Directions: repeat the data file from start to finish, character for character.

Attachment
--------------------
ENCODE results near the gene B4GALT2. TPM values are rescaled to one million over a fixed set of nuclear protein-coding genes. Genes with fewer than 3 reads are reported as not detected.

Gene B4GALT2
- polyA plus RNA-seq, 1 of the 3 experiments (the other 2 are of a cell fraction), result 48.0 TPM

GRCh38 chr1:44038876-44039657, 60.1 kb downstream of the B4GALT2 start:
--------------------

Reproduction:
ENCODE results near the gene B4GALT2. TPM values are rescaled to one million over a fixed set of nuclear protein-coding genes. Genes with fewer than 3 reads are reported as not detected.

Gene B4GALT2
- polyA plus RNA-seq, 1 of the 3 experiments (the other 2 are of a cell fraction), result 48.0 TPM

GRCh38 chr1:44038876-44039657, 60.1 kb downstream of the B4GALT2 start: